TCD gets go-ahead for €50m student accommodation plan

College to college build accommodation for 250 student accommodation units on Pearse St

Oisín House, Pearse Street, Dublin. Photograph: Brenda Fitzsimons/The Irish Times

Oisín House, Pearse Street, Dublin. Photograph: Brenda Fitzsimons/The Irish Times

 

Trinity College Dublin (TCD) has received a major boost in its bid to address the student accommodation crisis in the capital.

This follows Dublin City Council giving the go-ahead for a €50m development for student accommodation on the city centre campus.

In the plan, TCD will demolish the existing five-storey Oisín House, which has been in use by the Department of Social Protection and its predecessor on Dublin’s Pearse Street for over 20 years.

In its place, the college will construct a six storey, 12,110 sq metre scheme that would have accommodation for 250 student accommodation units.

The new plan is a scaled down version of a proposal refused by An Bord Pleanala in July.

That plan - which was opposed by An Taisce - comprised of a seven-storey, 13,800-sq scheme that would have housed 278 student accommodation units.

The unsuccessful application was described by one Trinity alumna, Dr Kate Yeaton in an objection lodged with Dublin City Council as a “monstrosity”.

However, the new plan has attracted no opposition while the City Council has given the grant for a large scale plan in six weeks.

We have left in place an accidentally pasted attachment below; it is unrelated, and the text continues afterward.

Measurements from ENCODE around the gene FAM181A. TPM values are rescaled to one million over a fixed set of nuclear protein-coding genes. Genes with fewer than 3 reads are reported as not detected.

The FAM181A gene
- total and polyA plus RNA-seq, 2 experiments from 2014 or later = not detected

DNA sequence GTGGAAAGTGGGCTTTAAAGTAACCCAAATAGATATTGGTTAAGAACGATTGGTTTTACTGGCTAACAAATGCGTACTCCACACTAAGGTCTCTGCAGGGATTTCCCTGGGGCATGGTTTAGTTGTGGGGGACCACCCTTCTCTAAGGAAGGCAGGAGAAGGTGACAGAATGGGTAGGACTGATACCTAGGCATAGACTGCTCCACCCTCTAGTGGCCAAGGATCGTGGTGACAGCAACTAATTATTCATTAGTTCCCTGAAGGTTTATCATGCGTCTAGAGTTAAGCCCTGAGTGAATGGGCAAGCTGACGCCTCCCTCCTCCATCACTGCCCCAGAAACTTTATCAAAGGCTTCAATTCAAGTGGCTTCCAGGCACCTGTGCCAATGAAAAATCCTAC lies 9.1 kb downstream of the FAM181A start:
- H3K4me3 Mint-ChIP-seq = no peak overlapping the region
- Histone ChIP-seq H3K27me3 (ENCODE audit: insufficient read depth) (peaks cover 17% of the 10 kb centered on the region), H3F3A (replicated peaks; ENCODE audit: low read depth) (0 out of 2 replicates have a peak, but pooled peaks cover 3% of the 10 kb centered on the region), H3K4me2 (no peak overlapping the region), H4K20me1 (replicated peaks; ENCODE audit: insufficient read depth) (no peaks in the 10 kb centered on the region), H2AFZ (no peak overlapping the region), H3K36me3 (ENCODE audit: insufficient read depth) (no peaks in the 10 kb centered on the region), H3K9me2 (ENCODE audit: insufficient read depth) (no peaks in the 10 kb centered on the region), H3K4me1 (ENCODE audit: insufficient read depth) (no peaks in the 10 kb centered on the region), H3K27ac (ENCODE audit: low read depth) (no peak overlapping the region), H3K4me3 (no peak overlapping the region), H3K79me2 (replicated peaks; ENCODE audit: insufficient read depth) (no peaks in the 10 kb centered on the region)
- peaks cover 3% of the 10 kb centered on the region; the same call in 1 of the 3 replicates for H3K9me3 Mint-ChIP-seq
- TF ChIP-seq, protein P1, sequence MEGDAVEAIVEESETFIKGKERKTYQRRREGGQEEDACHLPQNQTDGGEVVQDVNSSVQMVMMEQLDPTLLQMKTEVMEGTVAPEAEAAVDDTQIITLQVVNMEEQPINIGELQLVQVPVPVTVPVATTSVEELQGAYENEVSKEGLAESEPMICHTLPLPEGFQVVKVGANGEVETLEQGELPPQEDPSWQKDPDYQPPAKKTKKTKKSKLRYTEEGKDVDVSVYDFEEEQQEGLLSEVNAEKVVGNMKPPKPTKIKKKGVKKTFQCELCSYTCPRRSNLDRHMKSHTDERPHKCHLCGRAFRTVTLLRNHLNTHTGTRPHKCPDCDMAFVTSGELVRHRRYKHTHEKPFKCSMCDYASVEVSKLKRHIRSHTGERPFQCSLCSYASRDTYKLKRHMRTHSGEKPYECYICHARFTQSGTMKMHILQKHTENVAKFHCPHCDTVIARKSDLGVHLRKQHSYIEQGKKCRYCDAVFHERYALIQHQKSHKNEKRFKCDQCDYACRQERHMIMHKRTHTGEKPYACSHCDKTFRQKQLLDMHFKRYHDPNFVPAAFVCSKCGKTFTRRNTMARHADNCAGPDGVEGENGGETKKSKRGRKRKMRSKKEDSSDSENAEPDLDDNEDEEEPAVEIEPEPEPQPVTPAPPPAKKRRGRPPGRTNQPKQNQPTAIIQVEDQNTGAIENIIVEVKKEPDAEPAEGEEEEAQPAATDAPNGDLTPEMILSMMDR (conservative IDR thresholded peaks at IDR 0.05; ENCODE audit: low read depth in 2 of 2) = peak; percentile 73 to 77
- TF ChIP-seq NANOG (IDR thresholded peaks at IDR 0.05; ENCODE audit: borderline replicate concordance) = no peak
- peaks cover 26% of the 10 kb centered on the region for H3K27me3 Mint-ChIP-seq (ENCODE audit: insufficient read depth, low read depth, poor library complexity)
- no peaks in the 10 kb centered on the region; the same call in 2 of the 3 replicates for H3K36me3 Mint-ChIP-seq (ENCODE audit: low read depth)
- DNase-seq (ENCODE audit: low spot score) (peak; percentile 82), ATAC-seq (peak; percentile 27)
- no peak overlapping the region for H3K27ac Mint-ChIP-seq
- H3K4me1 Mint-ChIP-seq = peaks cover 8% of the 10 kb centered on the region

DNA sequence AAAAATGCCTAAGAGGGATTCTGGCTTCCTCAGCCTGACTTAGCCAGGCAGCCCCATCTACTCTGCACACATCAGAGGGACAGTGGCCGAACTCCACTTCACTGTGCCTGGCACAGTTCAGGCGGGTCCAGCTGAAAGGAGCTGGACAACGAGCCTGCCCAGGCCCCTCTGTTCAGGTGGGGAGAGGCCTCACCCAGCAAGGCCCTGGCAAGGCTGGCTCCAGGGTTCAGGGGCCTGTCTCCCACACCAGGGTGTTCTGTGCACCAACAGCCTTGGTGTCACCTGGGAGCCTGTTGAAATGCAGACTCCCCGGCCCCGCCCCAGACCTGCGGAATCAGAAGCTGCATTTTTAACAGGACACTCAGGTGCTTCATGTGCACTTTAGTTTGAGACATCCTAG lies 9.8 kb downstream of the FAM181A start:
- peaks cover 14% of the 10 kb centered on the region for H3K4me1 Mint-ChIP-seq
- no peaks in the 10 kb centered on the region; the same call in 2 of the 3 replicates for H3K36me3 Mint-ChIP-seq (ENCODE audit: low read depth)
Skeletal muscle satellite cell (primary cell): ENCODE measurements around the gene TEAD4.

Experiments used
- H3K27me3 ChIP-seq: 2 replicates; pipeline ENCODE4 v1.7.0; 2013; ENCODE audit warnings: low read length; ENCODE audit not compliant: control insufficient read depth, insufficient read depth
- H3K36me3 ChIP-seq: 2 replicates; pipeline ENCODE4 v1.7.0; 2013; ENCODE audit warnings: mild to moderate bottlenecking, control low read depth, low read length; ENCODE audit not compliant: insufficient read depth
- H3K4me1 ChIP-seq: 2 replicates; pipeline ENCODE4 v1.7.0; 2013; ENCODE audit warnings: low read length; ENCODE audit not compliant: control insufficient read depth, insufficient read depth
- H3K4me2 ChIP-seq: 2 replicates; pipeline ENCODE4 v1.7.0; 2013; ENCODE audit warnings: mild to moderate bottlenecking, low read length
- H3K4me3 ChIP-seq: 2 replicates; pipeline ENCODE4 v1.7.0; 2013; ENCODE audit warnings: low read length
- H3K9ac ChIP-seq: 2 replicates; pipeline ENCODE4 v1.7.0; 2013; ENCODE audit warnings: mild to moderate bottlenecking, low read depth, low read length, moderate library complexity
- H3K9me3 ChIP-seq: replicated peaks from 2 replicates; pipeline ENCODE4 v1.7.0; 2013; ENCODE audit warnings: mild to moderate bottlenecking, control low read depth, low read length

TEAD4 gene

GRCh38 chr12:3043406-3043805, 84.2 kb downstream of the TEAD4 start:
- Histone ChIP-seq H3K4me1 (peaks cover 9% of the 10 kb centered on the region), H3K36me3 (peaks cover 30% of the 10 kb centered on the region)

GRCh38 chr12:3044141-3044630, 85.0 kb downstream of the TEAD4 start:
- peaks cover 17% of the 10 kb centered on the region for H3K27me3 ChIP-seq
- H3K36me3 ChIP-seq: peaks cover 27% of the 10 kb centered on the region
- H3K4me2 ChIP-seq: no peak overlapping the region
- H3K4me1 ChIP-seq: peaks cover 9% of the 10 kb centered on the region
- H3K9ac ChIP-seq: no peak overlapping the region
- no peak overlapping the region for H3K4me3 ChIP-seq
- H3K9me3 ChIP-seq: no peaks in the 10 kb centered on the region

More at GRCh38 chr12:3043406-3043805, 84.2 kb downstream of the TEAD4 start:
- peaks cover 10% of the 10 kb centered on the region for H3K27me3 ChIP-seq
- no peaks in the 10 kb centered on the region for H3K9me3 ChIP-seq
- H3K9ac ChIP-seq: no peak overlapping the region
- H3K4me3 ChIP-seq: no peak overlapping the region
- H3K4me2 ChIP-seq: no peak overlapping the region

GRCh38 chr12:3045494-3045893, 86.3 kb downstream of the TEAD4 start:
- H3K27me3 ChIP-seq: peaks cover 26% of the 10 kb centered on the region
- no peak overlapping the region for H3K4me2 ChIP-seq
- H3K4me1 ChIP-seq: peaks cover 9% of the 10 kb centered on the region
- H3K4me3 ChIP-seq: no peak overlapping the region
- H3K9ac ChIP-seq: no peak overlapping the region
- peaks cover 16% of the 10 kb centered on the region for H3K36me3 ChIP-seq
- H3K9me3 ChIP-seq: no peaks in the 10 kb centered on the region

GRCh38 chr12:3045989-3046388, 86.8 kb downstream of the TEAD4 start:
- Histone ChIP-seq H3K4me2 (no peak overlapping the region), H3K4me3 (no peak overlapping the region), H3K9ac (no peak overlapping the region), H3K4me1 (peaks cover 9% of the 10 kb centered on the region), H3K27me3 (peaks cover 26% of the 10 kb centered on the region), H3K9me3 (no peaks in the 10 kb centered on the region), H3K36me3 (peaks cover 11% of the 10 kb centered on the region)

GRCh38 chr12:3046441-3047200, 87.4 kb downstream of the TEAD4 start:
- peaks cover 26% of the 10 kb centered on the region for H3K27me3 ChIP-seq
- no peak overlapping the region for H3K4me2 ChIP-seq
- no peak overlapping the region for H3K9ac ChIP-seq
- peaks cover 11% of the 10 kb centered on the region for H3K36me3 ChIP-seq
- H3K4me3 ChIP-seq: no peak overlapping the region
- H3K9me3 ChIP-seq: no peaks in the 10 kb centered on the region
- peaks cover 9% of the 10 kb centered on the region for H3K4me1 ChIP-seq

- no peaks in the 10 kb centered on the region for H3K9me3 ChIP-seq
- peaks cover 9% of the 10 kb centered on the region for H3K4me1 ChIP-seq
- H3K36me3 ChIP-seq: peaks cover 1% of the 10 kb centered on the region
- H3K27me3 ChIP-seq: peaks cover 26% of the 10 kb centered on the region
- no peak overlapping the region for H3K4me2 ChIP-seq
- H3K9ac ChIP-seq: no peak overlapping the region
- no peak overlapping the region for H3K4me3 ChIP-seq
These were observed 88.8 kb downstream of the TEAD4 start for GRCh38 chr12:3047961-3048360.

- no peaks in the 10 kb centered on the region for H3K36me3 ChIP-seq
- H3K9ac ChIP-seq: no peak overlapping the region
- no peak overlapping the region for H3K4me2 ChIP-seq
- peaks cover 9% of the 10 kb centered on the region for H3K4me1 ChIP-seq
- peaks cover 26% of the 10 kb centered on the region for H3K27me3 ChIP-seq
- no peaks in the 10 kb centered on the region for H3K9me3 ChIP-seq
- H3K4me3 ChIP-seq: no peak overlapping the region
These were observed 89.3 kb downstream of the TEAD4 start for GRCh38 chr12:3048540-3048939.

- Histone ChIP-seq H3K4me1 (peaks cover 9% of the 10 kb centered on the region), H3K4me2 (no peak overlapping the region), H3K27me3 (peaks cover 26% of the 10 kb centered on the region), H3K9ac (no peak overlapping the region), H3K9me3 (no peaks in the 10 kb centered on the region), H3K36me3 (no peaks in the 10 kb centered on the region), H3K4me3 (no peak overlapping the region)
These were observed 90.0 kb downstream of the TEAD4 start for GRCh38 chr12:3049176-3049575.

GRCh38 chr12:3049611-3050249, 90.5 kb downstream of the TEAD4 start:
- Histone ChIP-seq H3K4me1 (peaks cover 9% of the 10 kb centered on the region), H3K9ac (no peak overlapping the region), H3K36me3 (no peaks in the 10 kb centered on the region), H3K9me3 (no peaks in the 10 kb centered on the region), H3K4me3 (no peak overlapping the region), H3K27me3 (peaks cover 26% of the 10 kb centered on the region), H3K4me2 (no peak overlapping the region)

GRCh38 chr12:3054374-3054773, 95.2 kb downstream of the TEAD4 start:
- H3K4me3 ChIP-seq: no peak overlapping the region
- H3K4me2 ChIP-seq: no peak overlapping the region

The planner’s report into the application stated that the “design and concept of the proposal has been previously approved by the City Council and with the reduction in height, mass and bulk and associated alterations to the roof profile will allow the new building to successfully integrate and be a more accepted edition to the built environment”.

The planner stated: “The new building is therefore unlikely to have a negative visual impact on the streetscape or on historic buildings within the campus and on the adjoining Printing House in particular.

The report adds: “Further, the Planning Authority are satisfied with the high quality design and innovation of the scheme and recognise that the Design Team are responsible for designing 2 other statement buildings within the college campus, including Trinity Long Room Hub (award winning) and the library extension fronting Nassau Street.”

The report concludes: “Overall, it is not considered that the proposed development will have an undue negative visual impact on the setting of the protected structure or on the Conservation Area, and subject to condition, would be in accordance with the proper planning and sustainable development of the area.”

The college is to pay €330,585 to the Council in development contributions attached to the scheme.